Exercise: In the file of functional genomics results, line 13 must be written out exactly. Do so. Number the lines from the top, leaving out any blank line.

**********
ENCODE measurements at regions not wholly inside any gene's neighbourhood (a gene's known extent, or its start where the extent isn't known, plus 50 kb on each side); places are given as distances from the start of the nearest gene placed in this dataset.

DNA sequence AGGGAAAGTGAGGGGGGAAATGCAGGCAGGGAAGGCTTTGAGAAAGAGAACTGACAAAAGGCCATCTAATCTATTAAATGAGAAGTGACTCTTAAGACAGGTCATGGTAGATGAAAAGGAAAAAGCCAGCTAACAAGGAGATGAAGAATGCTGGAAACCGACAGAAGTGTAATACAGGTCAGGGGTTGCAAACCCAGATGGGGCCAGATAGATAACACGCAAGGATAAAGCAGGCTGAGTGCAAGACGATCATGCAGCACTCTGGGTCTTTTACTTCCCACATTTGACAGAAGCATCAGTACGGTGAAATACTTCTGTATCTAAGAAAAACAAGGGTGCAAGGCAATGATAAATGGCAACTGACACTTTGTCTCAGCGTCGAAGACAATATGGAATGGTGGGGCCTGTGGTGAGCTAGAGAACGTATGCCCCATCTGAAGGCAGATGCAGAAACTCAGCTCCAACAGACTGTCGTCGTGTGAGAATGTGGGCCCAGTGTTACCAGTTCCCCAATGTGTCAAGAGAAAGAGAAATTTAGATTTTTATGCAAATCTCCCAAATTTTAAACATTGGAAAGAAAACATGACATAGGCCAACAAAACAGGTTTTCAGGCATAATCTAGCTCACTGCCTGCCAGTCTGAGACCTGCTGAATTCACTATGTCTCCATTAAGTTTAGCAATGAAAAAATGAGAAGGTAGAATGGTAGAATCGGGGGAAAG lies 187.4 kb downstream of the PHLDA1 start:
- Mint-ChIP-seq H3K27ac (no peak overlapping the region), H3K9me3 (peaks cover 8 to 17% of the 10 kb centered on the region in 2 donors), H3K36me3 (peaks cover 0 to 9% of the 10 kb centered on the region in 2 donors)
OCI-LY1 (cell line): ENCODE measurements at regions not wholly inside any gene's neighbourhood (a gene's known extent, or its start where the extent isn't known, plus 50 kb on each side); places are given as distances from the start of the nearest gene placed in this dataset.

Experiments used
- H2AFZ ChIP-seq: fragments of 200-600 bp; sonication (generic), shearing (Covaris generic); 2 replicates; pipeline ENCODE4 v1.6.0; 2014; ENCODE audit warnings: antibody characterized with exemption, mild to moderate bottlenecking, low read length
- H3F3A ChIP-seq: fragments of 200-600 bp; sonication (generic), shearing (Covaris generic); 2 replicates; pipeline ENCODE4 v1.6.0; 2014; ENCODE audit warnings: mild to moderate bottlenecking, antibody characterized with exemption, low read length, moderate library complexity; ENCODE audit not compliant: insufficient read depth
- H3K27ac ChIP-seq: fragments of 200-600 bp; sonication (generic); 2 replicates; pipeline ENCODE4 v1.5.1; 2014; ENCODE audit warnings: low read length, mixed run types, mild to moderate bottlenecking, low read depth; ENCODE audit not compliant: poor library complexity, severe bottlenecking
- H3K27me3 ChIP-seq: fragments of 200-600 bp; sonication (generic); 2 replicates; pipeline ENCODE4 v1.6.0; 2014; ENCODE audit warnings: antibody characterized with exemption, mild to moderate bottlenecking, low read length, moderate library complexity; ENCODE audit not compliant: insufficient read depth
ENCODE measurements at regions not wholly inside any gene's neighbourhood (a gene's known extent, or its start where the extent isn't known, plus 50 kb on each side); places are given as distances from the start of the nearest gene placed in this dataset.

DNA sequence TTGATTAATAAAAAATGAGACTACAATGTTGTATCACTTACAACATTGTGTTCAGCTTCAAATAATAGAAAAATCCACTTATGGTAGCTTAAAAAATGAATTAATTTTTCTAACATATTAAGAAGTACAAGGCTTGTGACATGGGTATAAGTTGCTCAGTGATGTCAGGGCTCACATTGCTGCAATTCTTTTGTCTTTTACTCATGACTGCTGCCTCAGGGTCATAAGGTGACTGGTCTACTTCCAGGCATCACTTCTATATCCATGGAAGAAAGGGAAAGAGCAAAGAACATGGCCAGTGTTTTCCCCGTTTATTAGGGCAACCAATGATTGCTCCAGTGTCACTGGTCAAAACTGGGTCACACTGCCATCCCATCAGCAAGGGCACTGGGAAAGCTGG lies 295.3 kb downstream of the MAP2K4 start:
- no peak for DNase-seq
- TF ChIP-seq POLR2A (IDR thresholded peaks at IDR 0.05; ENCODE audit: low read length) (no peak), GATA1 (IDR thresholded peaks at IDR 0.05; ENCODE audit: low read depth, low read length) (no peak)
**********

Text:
- TF ChIP-seq POLR2A (IDR thresholded peaks at IDR 0.05; ENCODE audit: low read length) (no peak), GATA1 (IDR thresholded peaks at IDR 0.05; ENCODE audit: low read depth, low read length) (no peak)